29 September 2016
It’s incredible to think of the difference data analysis is making to our world.
I was reminded of this while following the first debate between US presidential hopefuls Trump and Clinton on the news this week. Similar to methods used in the British elections, news channels were able to quickly gather stats on who they thought had ‘won’ the debate. They looked at how their messages were received by viewers and how often they were mentioned on social media.
One company even created a ‘truth-o-meter’ to measure the level of truth in statements made by both candidates – ranging from ‘true’ to ‘pants on fire’.
In elections, social media provides a particularly helpful tool for getting data on public perception.
Over the next few days, I’m sure both Trump and Clinton will take a close look at the data to see where they did well and where they didn’t. It will, without a doubt, be used to help them campaign and prepare for other debates.
It’s really is amazing how quickly we got used to all sorts of data being available to help us prepare and make better decisions.
I’ve spoken before about the value of data in sports and how using the right data can help give you an advantage. It worked for the British hockey team, who won an Olympic Gold earlier this year thanks to Maddie Hinch’s elaborate notes on their opponents. It works for so many athletes who are able to track their development and the effect of all the small changes they make to their routine.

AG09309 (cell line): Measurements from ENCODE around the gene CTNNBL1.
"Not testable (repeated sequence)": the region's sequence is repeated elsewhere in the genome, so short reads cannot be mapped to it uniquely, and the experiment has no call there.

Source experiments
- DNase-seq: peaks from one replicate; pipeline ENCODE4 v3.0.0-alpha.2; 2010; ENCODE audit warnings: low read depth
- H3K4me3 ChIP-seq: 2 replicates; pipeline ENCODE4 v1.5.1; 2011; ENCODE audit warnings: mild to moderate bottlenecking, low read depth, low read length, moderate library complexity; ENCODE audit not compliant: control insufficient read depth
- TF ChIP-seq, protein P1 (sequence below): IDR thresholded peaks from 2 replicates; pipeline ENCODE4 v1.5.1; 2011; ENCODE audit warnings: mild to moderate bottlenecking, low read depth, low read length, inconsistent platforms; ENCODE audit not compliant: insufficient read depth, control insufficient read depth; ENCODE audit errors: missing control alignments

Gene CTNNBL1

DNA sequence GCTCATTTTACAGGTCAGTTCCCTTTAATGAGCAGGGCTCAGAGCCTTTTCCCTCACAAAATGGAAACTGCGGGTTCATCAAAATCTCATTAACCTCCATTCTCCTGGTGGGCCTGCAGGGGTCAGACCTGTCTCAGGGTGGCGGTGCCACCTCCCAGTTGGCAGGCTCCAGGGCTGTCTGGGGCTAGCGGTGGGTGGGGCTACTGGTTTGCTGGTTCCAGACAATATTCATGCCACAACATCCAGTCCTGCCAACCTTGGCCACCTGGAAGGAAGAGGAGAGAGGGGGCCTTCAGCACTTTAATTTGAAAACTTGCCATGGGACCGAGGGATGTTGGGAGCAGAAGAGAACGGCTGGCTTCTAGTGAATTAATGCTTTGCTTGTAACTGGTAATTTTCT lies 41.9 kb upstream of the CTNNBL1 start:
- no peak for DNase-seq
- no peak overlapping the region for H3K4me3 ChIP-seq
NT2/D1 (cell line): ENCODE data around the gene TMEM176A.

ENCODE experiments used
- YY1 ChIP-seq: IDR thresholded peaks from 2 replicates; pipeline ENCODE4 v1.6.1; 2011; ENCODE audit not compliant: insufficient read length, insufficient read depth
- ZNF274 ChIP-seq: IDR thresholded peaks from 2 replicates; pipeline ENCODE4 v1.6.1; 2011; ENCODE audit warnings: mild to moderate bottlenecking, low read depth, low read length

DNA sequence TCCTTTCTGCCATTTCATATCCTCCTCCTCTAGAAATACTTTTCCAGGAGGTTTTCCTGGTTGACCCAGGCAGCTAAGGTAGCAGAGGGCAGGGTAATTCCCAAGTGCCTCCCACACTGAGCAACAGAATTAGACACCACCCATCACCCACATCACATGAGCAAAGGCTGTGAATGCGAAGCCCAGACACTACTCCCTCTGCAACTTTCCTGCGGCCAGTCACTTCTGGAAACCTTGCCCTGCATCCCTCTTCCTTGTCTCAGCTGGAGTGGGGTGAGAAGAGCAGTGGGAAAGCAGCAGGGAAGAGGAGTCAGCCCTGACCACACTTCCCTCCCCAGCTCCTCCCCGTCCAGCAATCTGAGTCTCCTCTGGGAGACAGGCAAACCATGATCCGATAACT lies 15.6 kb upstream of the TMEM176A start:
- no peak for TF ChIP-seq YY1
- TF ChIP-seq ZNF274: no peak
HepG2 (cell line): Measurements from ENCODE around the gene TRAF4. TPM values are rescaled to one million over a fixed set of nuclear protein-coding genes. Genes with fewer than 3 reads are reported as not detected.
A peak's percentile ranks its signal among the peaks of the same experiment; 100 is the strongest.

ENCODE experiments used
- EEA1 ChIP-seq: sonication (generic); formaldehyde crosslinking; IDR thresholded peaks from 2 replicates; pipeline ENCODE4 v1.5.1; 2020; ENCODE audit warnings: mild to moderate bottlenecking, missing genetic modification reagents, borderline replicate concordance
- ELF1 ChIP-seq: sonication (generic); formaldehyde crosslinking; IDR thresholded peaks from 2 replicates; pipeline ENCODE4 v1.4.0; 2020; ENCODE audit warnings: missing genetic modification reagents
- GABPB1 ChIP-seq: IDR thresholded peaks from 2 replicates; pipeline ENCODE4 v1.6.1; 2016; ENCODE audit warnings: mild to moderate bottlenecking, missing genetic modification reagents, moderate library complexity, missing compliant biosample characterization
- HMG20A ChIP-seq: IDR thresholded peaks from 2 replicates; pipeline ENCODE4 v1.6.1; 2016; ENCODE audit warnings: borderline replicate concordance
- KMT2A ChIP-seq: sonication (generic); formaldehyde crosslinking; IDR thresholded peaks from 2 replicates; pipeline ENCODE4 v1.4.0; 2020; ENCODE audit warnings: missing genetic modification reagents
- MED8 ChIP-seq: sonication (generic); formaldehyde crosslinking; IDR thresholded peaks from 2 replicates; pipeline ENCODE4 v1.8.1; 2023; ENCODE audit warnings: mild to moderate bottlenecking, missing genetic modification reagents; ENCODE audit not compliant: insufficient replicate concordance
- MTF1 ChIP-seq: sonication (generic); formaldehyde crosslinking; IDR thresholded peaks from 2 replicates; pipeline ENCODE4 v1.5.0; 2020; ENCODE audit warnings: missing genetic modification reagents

And it works in business too. We can get data from so many sources; we can get it from our website, internet usage, customer reviews, social media, online mentions. It all helps a great deal in creating a profile of our business and in pinpointing the areas where we are doing well, as well as the ones that need some extra care.
Analysing data not only improves our decision-making, but minimises risks and gives us really valuable insights. This is perhaps the best part of all; it helps us plan for the future. Are we still on track? What should we plan for? Where can we expect to be in five years’ time?
In my opinion, data and stats should never be the only factors when making a decision, but they do help in making one that is more informed and confident.
What do you think – do you look at data to help you make decisions?